Chigumba declared war on the opposition, saying they wanted to usurp the powers of Zec and tamper with its independence by challenging the designs of the ballot paper. The opposition argued that the ballot paper was designed to favour Mnangagwa.
“According to section 239 (g) of the Constitution, the designing and printing and distribution of ballot papers are the sole responsibility of Zec. Anyone else other than the Zec demanding to be involved in these functions directly or indirectly is deemed by the commission as one attempting to grab powers and independence of the electoral management body,” Chigumba said.
Timba, however, also accused Zec of reneging on its promise to provide a complete biometric voters’ roll to opposition parties. He added that the MDC Alliance had identified a number of discrepancies such as people in the age range of 150 years old, discovered many houses that have tens of people registered, but the houses do not exist, discovered many people with the same ID numbers, but with different names.
Responding to reports of discrepancies, Zec said the addresses which were being flagged were home to many people, citing the case of Stand number 100086 of Chitungwiza Unit G, which she claimed was an apostolic shrine.
“The commission would like to categorically deny that there are addresses with 400 registered voters. The stand number 100086 Unit G, Chitungwiza, alluded to by some Press reports is, in fact, a church shrine with 122 voters which is contrary to some Press reports that it has 400 voters,” she said.
The alleged irregularities were raised as the United States government was also pulling the rug off Chamisa’s feet by withdrawing funding to several pro-democracy groups believed to be the main funders of the opposition party.
The US embassy in Harare confirmed withdrawal of the funding to pave way for investigations into allegations of financial mishandling.
“Earlier this year as a result of irregular internal oversight USAid became aware of possible misuse of US assistance funding. When USAid learned of the situation an investigation was immediately launched and several issues were brought to light. Those issues have been dealt with accordingly,” the US embassy said.
The embassy added: “We remain committed to assisting the people of Zimbabwe and invest millions of dollars each year to support a wide range of programmes to benefit them. Attempts to divert US funds from their intended use is unacceptable under any circumstances.”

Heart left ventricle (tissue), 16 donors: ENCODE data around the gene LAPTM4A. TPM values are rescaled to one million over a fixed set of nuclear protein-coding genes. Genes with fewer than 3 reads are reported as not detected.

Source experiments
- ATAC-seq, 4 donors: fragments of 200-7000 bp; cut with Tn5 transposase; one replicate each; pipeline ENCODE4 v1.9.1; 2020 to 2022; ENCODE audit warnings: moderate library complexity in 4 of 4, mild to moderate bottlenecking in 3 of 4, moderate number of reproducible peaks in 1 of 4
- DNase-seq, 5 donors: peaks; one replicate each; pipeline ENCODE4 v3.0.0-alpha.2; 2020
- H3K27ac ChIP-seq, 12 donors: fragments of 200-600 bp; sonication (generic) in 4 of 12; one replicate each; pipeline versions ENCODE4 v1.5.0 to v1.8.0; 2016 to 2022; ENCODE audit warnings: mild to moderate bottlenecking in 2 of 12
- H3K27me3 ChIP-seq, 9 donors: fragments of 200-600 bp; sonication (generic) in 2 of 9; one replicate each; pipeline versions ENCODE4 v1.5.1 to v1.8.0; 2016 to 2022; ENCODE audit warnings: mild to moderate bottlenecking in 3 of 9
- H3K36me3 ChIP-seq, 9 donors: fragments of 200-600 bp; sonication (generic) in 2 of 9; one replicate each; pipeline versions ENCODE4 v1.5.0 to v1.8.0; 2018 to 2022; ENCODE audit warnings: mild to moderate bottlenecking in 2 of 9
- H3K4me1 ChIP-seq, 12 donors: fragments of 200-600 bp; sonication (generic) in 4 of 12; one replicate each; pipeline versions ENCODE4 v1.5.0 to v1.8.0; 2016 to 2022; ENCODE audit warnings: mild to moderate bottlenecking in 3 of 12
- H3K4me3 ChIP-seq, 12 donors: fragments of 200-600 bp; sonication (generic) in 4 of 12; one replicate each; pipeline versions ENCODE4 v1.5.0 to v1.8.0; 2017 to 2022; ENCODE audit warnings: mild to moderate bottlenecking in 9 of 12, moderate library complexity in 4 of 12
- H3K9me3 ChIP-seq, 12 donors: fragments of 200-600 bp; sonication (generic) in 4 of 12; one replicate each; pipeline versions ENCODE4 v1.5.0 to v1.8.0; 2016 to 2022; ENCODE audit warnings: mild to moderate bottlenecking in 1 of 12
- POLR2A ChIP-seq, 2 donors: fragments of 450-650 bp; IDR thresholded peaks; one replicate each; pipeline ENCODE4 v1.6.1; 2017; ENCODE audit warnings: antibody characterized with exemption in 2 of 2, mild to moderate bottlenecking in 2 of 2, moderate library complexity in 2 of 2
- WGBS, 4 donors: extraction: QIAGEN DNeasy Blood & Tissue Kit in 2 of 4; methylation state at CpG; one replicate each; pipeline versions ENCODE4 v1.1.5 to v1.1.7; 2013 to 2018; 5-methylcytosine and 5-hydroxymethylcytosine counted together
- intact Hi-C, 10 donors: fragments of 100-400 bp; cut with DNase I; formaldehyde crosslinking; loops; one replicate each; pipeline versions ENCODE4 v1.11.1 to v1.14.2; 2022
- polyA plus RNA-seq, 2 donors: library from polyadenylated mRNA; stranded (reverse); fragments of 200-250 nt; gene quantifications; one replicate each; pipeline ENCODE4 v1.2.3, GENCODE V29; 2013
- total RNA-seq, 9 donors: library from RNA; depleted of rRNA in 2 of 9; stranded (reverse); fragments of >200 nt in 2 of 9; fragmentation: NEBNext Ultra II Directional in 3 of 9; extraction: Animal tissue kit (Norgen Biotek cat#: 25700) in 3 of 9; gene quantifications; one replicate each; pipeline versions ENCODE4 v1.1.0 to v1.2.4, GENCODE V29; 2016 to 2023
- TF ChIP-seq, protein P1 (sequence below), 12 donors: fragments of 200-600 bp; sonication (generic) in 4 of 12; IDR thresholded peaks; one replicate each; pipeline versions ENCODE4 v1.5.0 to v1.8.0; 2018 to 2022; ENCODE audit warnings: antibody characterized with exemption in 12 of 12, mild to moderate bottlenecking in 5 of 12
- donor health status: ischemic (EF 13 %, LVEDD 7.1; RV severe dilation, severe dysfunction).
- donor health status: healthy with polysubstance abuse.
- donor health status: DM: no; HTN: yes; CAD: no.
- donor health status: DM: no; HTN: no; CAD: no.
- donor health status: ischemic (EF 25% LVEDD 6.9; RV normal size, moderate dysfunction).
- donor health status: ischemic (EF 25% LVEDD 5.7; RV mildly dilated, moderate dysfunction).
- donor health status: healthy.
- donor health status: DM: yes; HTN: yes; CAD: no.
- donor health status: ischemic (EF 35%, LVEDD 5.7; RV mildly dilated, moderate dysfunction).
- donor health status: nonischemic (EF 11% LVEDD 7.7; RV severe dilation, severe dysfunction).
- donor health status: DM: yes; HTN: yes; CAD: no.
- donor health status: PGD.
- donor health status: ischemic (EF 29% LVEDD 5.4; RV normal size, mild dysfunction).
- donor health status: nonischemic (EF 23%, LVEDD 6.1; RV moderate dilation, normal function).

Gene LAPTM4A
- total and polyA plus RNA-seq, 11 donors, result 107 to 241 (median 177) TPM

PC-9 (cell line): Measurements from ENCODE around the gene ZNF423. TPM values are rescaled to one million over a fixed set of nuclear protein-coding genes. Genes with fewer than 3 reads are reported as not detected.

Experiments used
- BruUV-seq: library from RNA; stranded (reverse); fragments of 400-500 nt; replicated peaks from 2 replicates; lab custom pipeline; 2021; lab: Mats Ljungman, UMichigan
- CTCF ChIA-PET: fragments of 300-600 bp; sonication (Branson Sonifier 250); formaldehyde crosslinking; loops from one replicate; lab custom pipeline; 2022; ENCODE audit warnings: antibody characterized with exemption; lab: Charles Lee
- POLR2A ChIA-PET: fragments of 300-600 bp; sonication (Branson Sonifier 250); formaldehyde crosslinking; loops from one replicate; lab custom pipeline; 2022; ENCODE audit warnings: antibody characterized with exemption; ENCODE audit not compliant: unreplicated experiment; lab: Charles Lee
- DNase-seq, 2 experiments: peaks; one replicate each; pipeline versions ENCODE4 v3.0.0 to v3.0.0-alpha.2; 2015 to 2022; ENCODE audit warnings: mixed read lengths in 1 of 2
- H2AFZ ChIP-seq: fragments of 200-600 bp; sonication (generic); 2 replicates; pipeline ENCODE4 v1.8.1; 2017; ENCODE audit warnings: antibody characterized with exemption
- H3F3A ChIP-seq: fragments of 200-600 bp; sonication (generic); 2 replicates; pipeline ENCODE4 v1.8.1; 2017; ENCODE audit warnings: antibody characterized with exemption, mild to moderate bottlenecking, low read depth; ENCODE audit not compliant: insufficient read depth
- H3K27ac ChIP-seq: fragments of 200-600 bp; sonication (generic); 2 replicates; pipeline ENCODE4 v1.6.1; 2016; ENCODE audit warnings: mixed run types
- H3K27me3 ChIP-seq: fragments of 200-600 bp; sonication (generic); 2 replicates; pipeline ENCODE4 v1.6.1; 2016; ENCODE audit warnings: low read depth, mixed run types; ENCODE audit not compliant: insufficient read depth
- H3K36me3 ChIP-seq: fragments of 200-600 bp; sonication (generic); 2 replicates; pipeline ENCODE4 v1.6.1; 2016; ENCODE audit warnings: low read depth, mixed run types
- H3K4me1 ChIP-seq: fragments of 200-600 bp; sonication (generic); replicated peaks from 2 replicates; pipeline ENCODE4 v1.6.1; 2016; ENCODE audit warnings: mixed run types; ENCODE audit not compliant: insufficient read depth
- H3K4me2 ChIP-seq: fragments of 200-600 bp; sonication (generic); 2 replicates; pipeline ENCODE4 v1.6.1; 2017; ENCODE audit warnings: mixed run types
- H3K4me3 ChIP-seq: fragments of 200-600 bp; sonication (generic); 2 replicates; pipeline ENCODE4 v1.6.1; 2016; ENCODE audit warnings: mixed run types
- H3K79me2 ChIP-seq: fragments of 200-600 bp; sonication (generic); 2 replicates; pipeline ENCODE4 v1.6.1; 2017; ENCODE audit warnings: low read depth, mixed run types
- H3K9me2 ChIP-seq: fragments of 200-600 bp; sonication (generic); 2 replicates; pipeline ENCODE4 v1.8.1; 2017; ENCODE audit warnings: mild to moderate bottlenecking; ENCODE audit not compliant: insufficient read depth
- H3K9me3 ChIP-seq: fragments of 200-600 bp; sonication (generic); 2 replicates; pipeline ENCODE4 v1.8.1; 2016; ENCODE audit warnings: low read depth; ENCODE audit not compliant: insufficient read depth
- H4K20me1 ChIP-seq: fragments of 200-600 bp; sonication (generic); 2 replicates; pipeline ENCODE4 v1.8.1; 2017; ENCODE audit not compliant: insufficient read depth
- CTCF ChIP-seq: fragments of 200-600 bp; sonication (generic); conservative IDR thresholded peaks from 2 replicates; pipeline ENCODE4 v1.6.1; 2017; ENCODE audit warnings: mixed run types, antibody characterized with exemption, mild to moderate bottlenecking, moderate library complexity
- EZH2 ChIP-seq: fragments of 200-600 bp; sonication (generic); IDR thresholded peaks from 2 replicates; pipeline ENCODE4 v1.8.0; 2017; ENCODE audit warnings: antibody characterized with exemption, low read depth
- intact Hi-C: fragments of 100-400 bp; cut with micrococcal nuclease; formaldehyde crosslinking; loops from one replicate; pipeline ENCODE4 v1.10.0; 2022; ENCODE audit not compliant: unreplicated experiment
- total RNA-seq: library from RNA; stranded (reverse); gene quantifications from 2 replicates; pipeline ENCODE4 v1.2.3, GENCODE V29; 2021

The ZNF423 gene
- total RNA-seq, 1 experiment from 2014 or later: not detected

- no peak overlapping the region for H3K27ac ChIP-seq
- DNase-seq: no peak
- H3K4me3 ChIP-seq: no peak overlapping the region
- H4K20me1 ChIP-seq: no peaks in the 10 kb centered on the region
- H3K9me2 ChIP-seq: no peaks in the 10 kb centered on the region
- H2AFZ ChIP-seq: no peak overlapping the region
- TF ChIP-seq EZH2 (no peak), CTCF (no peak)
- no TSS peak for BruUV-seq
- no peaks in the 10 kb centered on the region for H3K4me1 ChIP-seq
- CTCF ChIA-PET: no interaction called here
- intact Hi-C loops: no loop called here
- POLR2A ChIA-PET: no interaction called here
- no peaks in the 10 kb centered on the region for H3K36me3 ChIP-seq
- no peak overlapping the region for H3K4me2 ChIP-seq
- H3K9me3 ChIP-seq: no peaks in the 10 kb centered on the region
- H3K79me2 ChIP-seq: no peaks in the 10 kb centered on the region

MDC-T spokesperson Tabitha Khumalo initially professed ignorance over the matter.
“I really don’t know about the party working with non-governmental organisations in any election related programme. I remember the Get Out and Vote programme was aimed at urging youths to register and then vote in the election, but we were not involved.
“However, as regards finance issues you need to talk to (Theresa) Makone (MDC-T treasurer-general). She would have a much better understanding of issues,” Khumalo said, adding that the drastic decision by the US was a body blow to opposition prospects in this month’s general elections.
“Civil society occupies an important space in the election and we would now as the opposition have to up our game and take that up along with our normal role. It’s not easy, but we have no choice. Normally, we are supposed to complement each other,” she said.
MDC Alliance spokesperson Welshman Ncube admitted the road ahead will not be rosy.
“For ZimRights there might not be any direct effect on the opposition because it worked with all people across the board, but the ERC (Election Resource Centre)’s work in analysing data and providing technical support will be missed.
If the ERC fails to get alternative funding then the country will be the poorer, especially the body of electoral knowledge. The CSU (Counselling Services Unit) has helped victims of political violence from all parties and their absence in the area of psycho-social support will have a negative impact on the welfare of victims,” Ncube said.
Meanwhile, Chamisa has withdrawn a court application where he sought an order to bar his rival Thokozani Khupe from using MDC-T party symbols, logo and trademarks.
Khupe had already successfully filed her nomination papers to contest, this year’s harmonised elections set for July 30, as MDC-T presidential candidate.
“The matter was removed from the roll by consent and what it means is that Khupe will continue to use the name, symbol, logo and trademarks of the MDC-T. In fact, she is the only candidate who is using the name MDC-T and its only presidential candidate. Just to set the record straight, what this means is that at the moment, Khupe will be the MDC-T party’s leader and until such a time when Chamisa will decide to revive the matter,” Khupe’s lawyer Lovemore Madhuku said.